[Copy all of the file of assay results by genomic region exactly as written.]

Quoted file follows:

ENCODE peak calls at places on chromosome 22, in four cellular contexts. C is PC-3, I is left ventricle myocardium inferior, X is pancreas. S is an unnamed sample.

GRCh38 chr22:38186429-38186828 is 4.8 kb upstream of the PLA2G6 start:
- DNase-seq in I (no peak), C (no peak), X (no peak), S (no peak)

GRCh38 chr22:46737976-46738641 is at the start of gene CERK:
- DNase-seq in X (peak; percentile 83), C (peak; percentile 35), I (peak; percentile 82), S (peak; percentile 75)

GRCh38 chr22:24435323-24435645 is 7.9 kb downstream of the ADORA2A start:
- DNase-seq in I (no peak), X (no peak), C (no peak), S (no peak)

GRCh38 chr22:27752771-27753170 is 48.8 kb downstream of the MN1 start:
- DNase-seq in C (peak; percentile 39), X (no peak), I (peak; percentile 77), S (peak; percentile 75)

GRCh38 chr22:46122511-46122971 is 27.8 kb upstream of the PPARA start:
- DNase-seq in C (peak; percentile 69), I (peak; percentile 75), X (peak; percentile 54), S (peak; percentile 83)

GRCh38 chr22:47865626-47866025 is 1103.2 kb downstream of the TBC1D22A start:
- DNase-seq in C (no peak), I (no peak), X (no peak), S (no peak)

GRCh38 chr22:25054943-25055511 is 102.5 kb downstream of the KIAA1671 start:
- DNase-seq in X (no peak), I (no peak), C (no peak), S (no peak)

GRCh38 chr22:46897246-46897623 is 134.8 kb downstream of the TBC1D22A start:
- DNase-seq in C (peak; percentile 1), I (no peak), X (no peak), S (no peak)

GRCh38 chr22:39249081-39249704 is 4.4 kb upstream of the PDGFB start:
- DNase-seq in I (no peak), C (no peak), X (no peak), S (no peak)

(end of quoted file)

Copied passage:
ENCODE peak calls at places on chromosome 22, in four cellular contexts. C is PC-3, I is left ventricle myocardium inferior, X is pancreas. S is an unnamed sample.

GRCh38 chr22:38186429-38186828 is 4.8 kb upstream of the PLA2G6 start:
- DNase-seq in I (no peak), C (no peak), X (no peak), S (no peak)

GRCh38 chr22:46737976-46738641 is at the start of gene CERK:
- DNase-seq in X (peak; percentile 83), C (peak; percentile 35), I (peak; percentile 82), S (peak; percentile 75)

GRCh38 chr22:24435323-24435645 is 7.9 kb downstream of the ADORA2A start:
- DNase-seq in I (no peak), X (no peak), C (no peak), S (no peak)

GRCh38 chr22:27752771-27753170 is 48.8 kb downstream of the MN1 start:
- DNase-seq in C (peak; percentile 39), X (no peak), I (peak; percentile 77), S (peak; percentile 75)

GRCh38 chr22:46122511-46122971 is 27.8 kb upstream of the PPARA start:
- DNase-seq in C (peak; percentile 69), I (peak; percentile 75), X (peak; percentile 54), S (peak; percentile 83)

GRCh38 chr22:47865626-47866025 is 1103.2 kb downstream of the TBC1D22A start:
- DNase-seq in C (no peak), I (no peak), X (no peak), S (no peak)

GRCh38 chr22:25054943-25055511 is 102.5 kb downstream of the KIAA1671 start:
- DNase-seq in X (no peak), I (no peak), C (no peak), S (no peak)

GRCh38 chr22:46897246-46897623 is 134.8 kb downstream of the TBC1D22A start:
- DNase-seq in C (peak; percentile 1), I (no peak), X (no peak), S (no peak)

GRCh38 chr22:39249081-39249704 is 4.4 kb upstream of the PDGFB start:
- DNase-seq in I (no peak), C (no peak), X (no peak), S (no peak)